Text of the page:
What is a Trusted Platform Module (TPM)?
Many new tablets, laptops and servers are now equipped with a small security chip called a Trusted Platform Module, or TPM, specified by an industry consortium called the Trusted Computing Group (http://www.trustedcomputinggroup.org). A number of vendors make inexpensive, self-contained TPMs, and some are starting to embed TPMs in larger processor chips, making the technology easily accessible. TPM technology is now starting to appear in embedded systems such as networking equipment.
TPMs have a wide variety of uses, all of which guard the integrity of the host platform, but there are several that are most commonly implemented:
- The TPM can be used to provide assurance that the software system that booted on a processor is the one that the administrator of the systems wants there, and that it has not been hacked. This process is often called “Measured Boot” (more on that in a moment...)
- The TPM can store secrets of various sorts, usually cryptographic keys. The TPM API is defined to provide restricted access to the stored secrets, and TPM hardware is often designed to be tamper-resistant, so that hackers can’t gain access, even with physical presence.
- The TPM can also store data that’s not secret, but must not be changed without authorization; public keys proving platform identity would be a common use-case, where the key is not secret, but it’s important that hackers not be able to change it.
- Finally, the TPM usually includes a Random Number Generator that can produce a stream of cryptographic-quality random numbers. This is a surprisingly difficult problem, so having a TPM as one source of “entropy” (the cryptographer’s name for truly random numbers) can be an important contributor to security.
A discrete TPM chip is usually implemented as a small self-contained processor with additional logic for cryptographic operations such as RSA signing, key generation, random number generation, hashing and non-volatile storage, all carefully armored to thwart physical attacks. TPMs are not cryptographic accelerators; while they can be used for many kinds of tasks such as hashing and signing, the low power constraint (typically under a watt) and slow bus interface (Intel’s LPC or SPI are common) restrict operations to those that actually need to be kept isolated from the rest of the processor system.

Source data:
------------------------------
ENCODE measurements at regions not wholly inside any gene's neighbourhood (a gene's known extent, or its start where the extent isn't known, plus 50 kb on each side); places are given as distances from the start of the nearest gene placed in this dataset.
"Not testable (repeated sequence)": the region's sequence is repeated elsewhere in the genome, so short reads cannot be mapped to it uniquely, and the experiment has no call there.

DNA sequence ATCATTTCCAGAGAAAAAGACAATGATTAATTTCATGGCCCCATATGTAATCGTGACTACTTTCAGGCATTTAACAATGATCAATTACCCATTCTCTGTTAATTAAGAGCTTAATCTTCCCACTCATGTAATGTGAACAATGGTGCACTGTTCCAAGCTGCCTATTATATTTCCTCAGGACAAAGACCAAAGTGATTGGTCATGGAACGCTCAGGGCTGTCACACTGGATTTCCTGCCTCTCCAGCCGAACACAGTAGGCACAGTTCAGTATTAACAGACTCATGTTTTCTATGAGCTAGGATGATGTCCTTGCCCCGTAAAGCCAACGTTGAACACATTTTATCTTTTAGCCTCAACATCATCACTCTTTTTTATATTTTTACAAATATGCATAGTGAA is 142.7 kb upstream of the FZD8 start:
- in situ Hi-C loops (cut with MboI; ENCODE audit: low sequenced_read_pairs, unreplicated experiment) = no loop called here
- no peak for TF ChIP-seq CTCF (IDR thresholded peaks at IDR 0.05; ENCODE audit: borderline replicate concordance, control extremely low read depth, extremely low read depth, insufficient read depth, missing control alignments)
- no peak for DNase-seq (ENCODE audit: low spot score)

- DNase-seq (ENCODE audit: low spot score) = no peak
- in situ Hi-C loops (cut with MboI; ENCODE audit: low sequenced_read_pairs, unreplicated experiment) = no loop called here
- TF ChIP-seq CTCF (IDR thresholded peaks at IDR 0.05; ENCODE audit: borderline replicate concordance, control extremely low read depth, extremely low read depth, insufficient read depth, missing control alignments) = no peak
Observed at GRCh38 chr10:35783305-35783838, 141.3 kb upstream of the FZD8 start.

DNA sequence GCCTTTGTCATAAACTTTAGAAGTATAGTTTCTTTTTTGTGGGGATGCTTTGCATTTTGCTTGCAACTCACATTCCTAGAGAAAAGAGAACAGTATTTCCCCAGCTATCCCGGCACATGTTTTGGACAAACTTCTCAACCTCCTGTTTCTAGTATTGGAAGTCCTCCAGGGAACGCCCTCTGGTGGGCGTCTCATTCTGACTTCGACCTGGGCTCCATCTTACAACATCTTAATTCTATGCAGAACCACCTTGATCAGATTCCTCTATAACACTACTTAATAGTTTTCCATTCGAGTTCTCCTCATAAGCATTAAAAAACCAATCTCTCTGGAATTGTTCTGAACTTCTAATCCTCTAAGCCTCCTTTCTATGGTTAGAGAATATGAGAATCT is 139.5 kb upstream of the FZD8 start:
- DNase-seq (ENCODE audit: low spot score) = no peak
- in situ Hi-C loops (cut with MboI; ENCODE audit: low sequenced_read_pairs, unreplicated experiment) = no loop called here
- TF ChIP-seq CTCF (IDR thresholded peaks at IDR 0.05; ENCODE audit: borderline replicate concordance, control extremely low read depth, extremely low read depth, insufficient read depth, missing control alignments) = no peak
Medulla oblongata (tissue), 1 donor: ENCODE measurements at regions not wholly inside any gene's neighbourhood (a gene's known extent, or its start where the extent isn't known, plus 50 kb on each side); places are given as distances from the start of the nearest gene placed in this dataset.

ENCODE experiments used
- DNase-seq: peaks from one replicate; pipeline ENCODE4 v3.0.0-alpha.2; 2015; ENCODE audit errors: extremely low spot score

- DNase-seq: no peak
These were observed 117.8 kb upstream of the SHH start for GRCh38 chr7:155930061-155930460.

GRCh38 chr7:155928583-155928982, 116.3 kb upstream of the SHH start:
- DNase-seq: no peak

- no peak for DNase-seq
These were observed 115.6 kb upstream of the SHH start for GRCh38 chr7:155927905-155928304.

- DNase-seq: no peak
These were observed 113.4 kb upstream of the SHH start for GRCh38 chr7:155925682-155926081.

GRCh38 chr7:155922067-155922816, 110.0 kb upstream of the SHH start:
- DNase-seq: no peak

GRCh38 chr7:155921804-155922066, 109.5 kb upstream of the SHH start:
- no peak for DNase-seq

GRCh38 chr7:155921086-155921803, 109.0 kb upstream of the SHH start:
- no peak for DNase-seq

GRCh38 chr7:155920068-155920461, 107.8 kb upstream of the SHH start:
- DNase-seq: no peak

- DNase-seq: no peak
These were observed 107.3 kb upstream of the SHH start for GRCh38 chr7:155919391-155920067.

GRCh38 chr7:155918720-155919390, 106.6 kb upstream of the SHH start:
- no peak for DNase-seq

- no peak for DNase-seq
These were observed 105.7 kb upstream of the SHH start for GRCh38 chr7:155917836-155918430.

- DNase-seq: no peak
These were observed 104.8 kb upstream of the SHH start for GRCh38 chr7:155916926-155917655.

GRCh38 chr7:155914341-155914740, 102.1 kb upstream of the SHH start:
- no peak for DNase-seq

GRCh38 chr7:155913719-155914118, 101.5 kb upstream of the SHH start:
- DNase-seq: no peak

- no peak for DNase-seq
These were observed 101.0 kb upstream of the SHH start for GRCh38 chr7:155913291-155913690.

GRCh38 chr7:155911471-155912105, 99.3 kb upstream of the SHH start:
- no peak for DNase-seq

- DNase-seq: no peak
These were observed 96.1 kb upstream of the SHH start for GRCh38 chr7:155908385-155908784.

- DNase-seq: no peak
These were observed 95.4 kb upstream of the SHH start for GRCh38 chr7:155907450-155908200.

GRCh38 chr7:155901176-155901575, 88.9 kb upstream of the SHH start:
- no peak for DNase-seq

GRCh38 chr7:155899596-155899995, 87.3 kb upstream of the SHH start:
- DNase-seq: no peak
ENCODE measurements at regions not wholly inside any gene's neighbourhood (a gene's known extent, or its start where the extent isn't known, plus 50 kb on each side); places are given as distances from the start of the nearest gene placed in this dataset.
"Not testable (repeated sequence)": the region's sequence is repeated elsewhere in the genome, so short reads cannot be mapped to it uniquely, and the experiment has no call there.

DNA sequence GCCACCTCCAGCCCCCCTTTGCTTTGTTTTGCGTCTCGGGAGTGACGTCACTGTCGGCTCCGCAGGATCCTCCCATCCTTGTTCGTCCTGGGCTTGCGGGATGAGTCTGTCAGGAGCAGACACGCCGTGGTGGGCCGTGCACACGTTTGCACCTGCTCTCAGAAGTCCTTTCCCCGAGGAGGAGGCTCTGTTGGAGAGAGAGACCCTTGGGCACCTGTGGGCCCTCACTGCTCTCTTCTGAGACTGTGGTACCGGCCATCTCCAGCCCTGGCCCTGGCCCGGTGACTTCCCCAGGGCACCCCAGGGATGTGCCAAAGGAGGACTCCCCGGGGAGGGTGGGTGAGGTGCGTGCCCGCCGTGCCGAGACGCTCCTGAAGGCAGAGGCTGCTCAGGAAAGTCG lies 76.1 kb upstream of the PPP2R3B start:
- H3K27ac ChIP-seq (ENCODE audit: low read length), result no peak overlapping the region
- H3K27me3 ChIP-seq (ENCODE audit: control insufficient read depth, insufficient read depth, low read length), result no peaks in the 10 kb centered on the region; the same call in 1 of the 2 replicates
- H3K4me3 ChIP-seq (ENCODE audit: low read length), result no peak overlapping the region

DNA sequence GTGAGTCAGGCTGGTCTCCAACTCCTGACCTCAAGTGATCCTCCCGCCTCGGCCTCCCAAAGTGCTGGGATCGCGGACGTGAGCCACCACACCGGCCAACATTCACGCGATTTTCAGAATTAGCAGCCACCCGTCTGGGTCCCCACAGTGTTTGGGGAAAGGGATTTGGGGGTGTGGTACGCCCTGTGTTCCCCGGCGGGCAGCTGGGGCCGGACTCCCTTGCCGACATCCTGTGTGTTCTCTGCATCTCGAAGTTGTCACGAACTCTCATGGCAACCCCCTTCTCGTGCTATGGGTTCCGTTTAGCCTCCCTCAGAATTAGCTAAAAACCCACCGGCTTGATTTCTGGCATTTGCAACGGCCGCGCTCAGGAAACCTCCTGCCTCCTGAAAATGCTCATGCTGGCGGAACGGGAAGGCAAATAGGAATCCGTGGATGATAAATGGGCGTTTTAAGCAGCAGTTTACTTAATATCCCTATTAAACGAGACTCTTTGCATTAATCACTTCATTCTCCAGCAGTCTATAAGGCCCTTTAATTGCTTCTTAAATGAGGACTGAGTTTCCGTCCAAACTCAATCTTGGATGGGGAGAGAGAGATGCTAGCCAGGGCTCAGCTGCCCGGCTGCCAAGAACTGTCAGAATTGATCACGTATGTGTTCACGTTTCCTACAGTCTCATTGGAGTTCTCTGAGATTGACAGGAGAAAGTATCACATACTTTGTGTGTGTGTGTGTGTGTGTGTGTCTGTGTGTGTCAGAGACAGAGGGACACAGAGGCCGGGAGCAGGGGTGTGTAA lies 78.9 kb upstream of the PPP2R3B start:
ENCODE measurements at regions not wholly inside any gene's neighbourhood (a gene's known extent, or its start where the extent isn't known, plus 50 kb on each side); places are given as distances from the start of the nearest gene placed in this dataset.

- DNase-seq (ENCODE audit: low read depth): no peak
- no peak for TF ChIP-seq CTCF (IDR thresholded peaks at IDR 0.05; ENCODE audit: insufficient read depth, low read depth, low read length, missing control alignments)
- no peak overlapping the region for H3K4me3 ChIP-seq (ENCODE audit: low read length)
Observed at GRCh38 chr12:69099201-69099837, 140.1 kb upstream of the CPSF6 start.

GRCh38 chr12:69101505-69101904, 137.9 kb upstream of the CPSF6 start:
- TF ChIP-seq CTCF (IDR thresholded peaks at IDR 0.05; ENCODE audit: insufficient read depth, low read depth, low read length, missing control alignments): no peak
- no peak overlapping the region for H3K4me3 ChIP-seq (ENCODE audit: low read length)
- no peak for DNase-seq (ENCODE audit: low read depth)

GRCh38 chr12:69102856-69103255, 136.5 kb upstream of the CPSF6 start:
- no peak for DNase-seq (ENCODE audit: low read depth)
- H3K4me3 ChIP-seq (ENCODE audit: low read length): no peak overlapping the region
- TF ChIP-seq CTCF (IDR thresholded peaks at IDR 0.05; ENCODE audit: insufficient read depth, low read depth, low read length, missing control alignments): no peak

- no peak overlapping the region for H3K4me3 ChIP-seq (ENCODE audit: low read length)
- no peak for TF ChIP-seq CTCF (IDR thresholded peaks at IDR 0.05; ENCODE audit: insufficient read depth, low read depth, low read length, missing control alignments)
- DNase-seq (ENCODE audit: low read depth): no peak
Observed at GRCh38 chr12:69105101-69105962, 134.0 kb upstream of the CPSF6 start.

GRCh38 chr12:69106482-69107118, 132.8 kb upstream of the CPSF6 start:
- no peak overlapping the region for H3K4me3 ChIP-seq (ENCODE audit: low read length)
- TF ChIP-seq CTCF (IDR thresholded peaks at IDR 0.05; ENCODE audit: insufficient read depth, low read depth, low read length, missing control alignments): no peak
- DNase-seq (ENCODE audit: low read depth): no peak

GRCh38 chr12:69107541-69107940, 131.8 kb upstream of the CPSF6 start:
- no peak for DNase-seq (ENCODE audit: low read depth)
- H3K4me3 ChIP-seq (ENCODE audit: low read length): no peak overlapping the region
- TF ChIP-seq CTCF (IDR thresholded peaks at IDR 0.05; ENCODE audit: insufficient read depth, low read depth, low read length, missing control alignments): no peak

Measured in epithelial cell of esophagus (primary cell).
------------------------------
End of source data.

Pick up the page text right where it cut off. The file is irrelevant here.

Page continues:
That doesn’t mean that a TPM can’t be used to secure high-throughput encryption... Applications that do full-disk encryption may use a TPM to store the symmetric key used by the disk encryption software on the platform; in that case, the TPM is programmed to release the symmetric encryption key only when the right conditions are met, for example, when the platform’s OS is in a known state, and the correct user password has been obtained. Only then will the TPM release the full-disk symmetric key, leaving the contents of the disk inaccessible if any of the required conditions are not met.
While the TPM has many mechanisms to guard secrets, ultimately we still depend on the host processor to use the secrets properly. To help ensure that the host processor is running known-good software, the TPM provides a facility called Platform Configuration Registers (PCRs) to implement Measured Boot. In TPM lingo, a Measurement is taken when the currently-running software element computes the hash of an about-to-be-run software module, as would happen, for instance, if a BIOS were to compute the hash of an OS Loader like GRUB2 (https://wiki.gentoo.org/wiki/GRUB2) before launching it. In a Measured Boot system, each stage of the boot process measures the next stage, and before launching it, stores the hash in a TPM by causing the new value to be hashed with whatever was already in one of the PCRs. Since the TPM won’t allow the PCRs to be directly manipulated, by the time the boot sequence is done, the PCRs will contain unique values that give a fingerprint of each and every module loaded. A management station can check later and retrieved the PCRs (signed by a key unique to the TPM to prevent tampering) to verify what version of which package is running on the platform.
While a TPM may be physically a small addition to a computing device, it has the potential to make a huge difference to the security posture, reducing the chances of undetected malware, and making theft of secret keys much more difficult.